Managing Your Mental Health When Money's Tight
Some practical ideas to help you through the low spots. 🌈
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Because you shouldn’t have to be thinking about money constantly 💸
Finishing a long day of stage-stage capitalism, engaging smooth brain mode and binging your favorite sitcom. If you had a time machine, how would you explain this pleasure to a small Victorian child? Impossible.
New Girl is having something of a renaissance in the hearts of Gen Z right now. Actor Jake Johnson explained in an interview that at the time the show was given its notice for a final season, he was aware it had a massive fan base of teenage girls who – despite being deciders of good taste from The Beatles to Harry Styles – did not have the power to affect the industry’s decision.
Overwhelming, occasionally viral TikTok love for Nick and Schmidt has since revealed this to be true.
Elsewhere on SitComTok, two users were united over the fact that Bob’s Burgers and Seinfeld got them through the death of close loved ones, and others spoke about how The Office got them through the hardest time of their lives.
Why do we adore sitcoms so much? What’s the secret sauce that makes these programs so soothing? And the question on everyone’s minds: what does any of this have to do with a budgeting app called Cleo? 👉👈
Prepare yourselves for today’s hot take…
Let us explain.
Take New Girl. It’s not that they never mention money. Nick - sweet, sweet grumpy Nick - is renowned for keeping his cash in a paper bag and his unpaid bills in a cardboard box.
When he does have money, he spends it compulsively (sry if you’re feeling particularly seen right now). He could probs do with a budgeting app if only he was open to the idea of moving on from a burner phone.
A bartender and a middle school teacher living together IRL could go years without seeing each other. Instead, Jess and Nick form a rich relationship filled with romantic frisson, and the gang has plenty of time for quirky loft activities. They regularly hang out together, despite some of them working in hospitality.
Friends is the mother of all of the bullshit sitcom fantasies. The show starts when they’re 24. The apartment - chef’s kiss. The furniture. Their art is framed. Rachael lives there on waitressing wages. They all regularly hang out together, despite some of them working in hospitality.
Then there’s Gilmore Girls, where again money is mentioned, but in a cute way.💖
Ah, the classic fantasy. Work your way up from being a hotel maid in a sleepy town where it’s constantly Autumn. Buy a disheveled cottage with a deck.
Lorelai and Rory, with their perfect skin and lack of migraines, live on black coffee and takeout pizza. Lorelai talks about working loads, but miraculously has time to drop everything and help Luke buy his gf a birthday present if needed, and she never misses a school event of Rory’s (they regularly hang out together, despite her Mom working in hospitality).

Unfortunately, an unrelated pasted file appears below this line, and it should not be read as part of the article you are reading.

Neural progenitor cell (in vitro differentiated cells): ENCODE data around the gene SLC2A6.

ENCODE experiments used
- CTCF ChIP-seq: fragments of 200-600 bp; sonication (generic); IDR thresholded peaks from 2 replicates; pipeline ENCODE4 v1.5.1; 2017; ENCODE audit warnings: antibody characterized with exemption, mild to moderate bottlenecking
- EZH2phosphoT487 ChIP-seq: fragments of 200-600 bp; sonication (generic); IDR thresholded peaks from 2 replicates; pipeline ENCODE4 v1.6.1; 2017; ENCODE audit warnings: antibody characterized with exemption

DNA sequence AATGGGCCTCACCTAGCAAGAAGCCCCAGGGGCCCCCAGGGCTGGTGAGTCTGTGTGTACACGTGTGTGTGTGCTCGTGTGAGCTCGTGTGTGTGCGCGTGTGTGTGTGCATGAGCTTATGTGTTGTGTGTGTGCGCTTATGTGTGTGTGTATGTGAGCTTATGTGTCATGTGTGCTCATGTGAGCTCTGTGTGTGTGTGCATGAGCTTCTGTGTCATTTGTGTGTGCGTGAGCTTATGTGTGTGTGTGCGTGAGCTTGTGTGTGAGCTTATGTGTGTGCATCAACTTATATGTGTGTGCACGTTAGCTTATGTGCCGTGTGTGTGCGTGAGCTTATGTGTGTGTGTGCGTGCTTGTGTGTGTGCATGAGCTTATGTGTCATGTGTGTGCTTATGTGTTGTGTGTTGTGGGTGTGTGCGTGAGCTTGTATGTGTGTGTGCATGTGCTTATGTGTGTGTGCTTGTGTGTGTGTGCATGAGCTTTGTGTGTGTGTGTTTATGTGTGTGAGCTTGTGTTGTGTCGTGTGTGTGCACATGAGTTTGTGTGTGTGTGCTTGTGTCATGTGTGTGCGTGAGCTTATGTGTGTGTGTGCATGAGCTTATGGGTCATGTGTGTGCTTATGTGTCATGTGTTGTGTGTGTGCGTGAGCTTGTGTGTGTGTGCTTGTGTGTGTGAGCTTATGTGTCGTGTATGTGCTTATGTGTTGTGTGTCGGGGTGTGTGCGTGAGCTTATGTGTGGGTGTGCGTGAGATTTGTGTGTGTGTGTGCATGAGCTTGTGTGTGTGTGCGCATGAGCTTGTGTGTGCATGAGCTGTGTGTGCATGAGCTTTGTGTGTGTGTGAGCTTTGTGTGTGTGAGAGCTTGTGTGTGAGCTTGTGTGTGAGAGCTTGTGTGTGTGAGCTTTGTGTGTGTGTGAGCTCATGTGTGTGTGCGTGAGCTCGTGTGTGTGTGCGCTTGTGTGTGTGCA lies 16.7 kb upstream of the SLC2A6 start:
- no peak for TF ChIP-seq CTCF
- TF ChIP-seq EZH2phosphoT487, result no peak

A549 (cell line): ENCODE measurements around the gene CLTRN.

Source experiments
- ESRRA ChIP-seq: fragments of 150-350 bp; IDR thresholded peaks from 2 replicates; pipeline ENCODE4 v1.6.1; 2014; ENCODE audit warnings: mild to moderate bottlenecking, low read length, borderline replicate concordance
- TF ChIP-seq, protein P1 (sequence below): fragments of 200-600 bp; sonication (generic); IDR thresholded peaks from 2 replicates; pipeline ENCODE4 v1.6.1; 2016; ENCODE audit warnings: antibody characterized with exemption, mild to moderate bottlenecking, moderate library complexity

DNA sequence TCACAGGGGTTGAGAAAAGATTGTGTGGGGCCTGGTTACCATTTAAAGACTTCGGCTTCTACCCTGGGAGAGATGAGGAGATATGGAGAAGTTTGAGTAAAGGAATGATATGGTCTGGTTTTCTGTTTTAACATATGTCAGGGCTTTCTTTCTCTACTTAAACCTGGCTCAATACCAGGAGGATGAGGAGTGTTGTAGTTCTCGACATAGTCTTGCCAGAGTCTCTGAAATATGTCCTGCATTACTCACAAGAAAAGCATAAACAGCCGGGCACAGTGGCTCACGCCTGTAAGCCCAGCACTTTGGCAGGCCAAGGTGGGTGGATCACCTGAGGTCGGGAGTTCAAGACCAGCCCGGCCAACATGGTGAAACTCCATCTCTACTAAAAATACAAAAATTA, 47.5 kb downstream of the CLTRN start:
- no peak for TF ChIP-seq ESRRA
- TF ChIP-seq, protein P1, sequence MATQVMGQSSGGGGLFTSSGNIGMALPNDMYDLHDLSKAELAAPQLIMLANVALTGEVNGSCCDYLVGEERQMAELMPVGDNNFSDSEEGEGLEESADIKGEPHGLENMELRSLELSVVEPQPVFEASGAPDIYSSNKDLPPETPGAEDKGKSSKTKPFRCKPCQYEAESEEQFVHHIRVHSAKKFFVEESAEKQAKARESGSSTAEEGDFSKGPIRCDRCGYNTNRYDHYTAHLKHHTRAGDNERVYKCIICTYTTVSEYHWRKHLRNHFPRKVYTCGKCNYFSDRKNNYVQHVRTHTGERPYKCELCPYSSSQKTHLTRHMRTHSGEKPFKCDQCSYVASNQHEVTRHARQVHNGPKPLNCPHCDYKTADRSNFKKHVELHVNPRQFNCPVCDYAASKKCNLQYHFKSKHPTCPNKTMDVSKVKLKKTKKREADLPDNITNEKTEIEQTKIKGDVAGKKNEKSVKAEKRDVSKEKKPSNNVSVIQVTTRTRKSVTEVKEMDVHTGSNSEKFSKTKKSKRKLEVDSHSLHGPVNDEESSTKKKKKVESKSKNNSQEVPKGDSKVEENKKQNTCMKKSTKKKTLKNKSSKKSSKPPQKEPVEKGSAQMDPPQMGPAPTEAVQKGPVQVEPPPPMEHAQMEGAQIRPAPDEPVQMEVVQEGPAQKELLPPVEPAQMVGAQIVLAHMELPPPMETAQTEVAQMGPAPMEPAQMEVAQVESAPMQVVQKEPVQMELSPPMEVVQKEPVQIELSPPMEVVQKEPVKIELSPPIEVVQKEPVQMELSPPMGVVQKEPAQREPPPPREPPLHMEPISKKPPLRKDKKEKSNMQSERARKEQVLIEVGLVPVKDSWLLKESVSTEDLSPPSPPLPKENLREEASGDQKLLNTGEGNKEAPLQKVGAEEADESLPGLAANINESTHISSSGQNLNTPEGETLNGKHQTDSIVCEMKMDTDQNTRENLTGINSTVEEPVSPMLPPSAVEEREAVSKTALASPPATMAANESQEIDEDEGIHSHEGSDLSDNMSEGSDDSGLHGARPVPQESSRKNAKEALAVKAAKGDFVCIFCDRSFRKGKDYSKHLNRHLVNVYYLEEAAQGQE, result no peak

There’s an added dimension to this one: Lorelai gets the glamor of being a single mom who works two jobs who loves her kids and never stops with gentle hands and a heart of a fighter – buuut, she also has parents who will pay for things if she really needs it.
She just needs to subjugate herself to a delicious three-course meal at her parents every Friday night and roll her eyes at her mother occasionally being rude to the maid.
Even in the British comedy Fleabag (although arguably not a sitcom) the main character is able to get up to her chaotic self-destructive sexual antics whilst also apparently running a café that relies on money borrowed from her rich sister.
Comedies have followed a basic blueprint since Shakespearean times: unlike tragedies, where everyone ends up dead, in comedies, everyone ends up married.
In modern times, this means the main characters in situation comedies usually end up shoehorned into happy relationships by the final season (ahem, New Girl, Friends), but they also have wider desires fulfilled – they get their dream career, too. #feminism
A brutal, Marxist reading of this could suggest that this fantasy keeps us placated and buying into the idea of the American dream. Is it… sitcoms that are the opiate of the masses?
But there’s another school of thought: ‘I have a proposition for the communisths’, sitcoms are also about escapism, and constantly analyzing media from a Marxist perspective is kind of yawn when you’ve just finished a long day of surviving in the last gasps of our capitalist hellscape yourself.
What happens when shows take away this fantasy? Few comedies challenge this norm, with Broad City being one of the good ones.
The opposite end of the spectrum are dramas like Maid, where you feel the crushing reality of every payment, the looming paralysis before running out of money.
Maid portrayed a lot of hardcore issues very well, from domestic violence to the grinding anxiety of living paycheck to paycheck. Incredible, cathartic, and very much close to the bone. You might not want to consume this kind of content every day.
The financial fantasy of sitcoms allows us to rest our brains. For a moment no longer required to be interesting, just into resting. Which is the definition of financial health.
Our collective love of sitcoms, and particularly that of Gen Z, tells us a lot about what our human brains really hunger for: a nice home, friends, time to hang out and get up to some silly antics.
Time for relationships, to fall in love. To have our modest desires fulfilled – whether in our relationships or careers - without it being a complete fantasy.
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Big love. Cleo 💙
Some practical ideas to help you through the low spots. 🌈